CONSIDER SHOWING YOUR PET BIRD

by Linda Greeson

Fall and early winter are my favorite times of the year, and not just because of the delightful weather. Most weekends in these months find me driving long distances and flying even longer distances to attend just as many bird shows as I can possibly manage.

There is a great deal of work, time, and expense involved in all these activities. I desert my family and my beloved birds and work incredibly hard at loading and unloading cages of birds, show cages, and all the bird necessities. Packing for myself is a minor consideration. "What to show" is far more important than "What to wear."

I have many reasons for all this activity. Although I have enjoyed a great deal of success, winning those ribbons and plaques is not my primary objective. Experience has proved to me that attending even a small, local show is a good opportunity to add to my knowledge about birds. As a breeder, being completely familiar with the fine points of what constitutes the ideal of the species is important to my breeding program. Developing a knowledgeable and critical eye gives me the ability to pick up minor defects in my own stock and work toward eliminating them in making breeding choices.

At bird shows, almost always the judges make constructive comments, offering their reasons for choosing one bird over another. There is no better opportunity available than that of listening attentively, trying to see what they see in each bird, and thereby adding to your own judgement and knowledge.

I not only learn from judges, but so much from friends I meet at the shows. We freely share little hints, ways of handling problems, and sympathize with each others' frustrations. Just socializing with other bird lovers makes a show weekend a fun experience.

The major bird magazines list bird clubs, bird shows scheduled, and the person to contact for information. Your local bird club will be glad to come to your assistance. You will find the show catalogue a valuable source of information. There is rarely an admission charge and the fee for entry of a bird is never more than a dollar or two.

The most important preparation for a novice entering a bird in a show for the first time is to have the bird in perfect feather condition. Daily baths or misting for weeks before the show will assure beautiful plumage to attract the admiration of the judge. Whatever the requirements for the cage (usually quite lenient in the Novice division) it needs to be immaculately clean and in good condition.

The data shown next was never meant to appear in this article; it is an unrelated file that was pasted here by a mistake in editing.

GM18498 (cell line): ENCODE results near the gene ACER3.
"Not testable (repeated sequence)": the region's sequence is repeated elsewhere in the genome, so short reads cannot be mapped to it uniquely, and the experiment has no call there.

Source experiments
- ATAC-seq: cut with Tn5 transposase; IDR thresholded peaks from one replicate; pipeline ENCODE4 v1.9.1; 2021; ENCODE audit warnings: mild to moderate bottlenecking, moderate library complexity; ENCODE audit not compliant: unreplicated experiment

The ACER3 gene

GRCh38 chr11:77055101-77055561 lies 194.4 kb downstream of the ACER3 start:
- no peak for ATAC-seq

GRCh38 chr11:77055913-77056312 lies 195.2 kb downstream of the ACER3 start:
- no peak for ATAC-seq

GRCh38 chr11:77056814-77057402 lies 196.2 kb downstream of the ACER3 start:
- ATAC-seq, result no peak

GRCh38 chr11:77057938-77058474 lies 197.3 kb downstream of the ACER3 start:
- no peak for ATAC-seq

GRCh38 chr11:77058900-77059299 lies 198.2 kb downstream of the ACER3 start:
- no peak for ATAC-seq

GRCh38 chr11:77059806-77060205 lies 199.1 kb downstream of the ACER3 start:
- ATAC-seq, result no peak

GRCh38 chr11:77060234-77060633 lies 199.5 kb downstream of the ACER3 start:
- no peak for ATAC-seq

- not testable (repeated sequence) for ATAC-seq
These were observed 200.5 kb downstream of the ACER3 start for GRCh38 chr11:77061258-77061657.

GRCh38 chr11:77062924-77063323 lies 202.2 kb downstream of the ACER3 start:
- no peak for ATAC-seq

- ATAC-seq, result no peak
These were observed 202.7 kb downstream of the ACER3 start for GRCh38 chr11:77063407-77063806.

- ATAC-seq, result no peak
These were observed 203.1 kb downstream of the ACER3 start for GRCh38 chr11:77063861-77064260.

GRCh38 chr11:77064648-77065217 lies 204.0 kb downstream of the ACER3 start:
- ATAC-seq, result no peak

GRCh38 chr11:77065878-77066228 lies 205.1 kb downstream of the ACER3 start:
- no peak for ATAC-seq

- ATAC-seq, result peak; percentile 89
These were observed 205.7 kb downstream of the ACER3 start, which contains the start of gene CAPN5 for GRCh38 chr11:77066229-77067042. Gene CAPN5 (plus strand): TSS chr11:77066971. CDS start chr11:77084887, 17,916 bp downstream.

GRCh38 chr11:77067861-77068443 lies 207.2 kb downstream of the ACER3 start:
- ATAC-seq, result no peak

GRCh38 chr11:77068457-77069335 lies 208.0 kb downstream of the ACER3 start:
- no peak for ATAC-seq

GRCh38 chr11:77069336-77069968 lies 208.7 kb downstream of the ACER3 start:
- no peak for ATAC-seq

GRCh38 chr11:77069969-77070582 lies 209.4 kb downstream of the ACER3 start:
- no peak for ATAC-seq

Although you will be entering your bird in the Novice Division, you will not be denied the opportunity to compete with more experienced exhibitors. The Best Novice competes with the Best in all other divisions for the coveted Best In Show award. Many times the first time exhibitor has walked away with this prize. Your pet bird could be an unrecognized champion.

At the smaller, local shows, the entries in many classes are quite limited. Your bird may be competing with only one or two others of the same species, or even be the only entrant in the class. Regardless of the number of birds entered in your classification, and even if yours is the only one, you may have a lovely blue ribbon rosette, appropriately marked in gold lettering, to take home as a souvenir of your first show. There is no need to give details of your winning to your admiring friends.

Even if you are not entering your bird in competition do try attending a show as a spectator. You will find warm, friendly people, anxious to talk and exchange experiences. You will have the opportunity to view collections of lovely birds, often species you have never seen before. Once bitten by "the show bug" you will return again and again.

 

 

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Last Updated:  April 26, 2013

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